By far the best thing I have done with Behaviour Management which I introduced in 2011 is a weekly report to classroom teachers, Deputies, Behaviour Management Leaders and any relevant support staff of any levels that students have received in my lesson. I email it in a table in Word with the student’s name, class, what they did and what consequence was and what they follow-up will be. This makes me accountable too, as I have to be consistent and diligent with the follow-up. The large volume of students you teach may mean that some weeks this task is quite time consuming, however it should decrease over time as students work out that what they do in your lessons is noticed and followed up by their class teachers as well. This was effective, however time consuming and for 2013 we are trailling another method as outlined below.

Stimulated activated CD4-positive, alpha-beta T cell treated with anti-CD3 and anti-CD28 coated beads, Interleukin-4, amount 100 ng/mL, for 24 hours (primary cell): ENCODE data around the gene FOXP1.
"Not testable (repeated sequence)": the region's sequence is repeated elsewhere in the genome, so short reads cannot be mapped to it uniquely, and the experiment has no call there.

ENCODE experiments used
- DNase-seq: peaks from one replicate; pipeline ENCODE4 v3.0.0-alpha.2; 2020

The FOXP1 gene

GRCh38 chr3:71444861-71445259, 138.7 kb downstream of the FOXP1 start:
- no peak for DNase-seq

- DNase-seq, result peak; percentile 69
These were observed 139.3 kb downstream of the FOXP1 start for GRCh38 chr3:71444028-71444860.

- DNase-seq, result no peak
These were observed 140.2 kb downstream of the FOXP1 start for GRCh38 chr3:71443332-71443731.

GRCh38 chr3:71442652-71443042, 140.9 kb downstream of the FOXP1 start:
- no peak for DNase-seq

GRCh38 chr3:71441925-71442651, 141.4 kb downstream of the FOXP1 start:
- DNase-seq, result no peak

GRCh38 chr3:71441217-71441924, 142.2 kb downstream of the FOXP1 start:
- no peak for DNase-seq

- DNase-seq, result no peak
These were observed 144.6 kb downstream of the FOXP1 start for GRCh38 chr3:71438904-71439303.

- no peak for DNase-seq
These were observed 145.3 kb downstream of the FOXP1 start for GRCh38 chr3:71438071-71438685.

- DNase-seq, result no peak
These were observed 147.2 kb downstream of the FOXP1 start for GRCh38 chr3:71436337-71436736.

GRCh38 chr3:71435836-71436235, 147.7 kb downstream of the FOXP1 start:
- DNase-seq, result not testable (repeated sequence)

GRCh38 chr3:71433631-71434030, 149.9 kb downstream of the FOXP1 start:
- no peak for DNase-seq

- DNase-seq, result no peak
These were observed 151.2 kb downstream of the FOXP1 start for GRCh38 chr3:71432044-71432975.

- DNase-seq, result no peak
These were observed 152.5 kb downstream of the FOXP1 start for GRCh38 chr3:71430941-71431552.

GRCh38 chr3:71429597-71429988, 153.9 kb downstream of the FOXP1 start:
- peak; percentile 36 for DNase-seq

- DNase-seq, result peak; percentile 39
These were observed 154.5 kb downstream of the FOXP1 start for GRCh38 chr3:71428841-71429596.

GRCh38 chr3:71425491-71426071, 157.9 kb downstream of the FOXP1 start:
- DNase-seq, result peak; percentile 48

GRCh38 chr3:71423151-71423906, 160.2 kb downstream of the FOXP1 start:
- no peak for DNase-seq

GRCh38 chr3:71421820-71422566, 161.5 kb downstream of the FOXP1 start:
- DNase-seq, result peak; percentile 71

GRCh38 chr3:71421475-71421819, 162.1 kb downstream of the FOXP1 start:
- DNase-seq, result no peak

For 2013 I met with the other Specialist Teachers and we have set up a clipboard for every class with a recording sheet for students who disrupt in the lesson. This is taken to every Specialist lesson during the week and the classroom teachers can check on the behaviour of their class. Mid-term and at the end of the term, we go through the lists to check on the students continually yo-yo-ing low level behaviours in your lessons. These may be just Level 1 and 2, however if this are consistent disruptions to your teaching and the learning of other students, then the consequences can be fast-tracked for these repeat offenders.
This supports classroom teachers also. They might have a student who constantly disrupts their class. Sometimes parents question this and may accuse the teacher of ‘picking on’ their child. If you have sent documentation of when this particular student has been disruptive or off task in your lesson, then it helps to validate what the classroom teacher has experienced.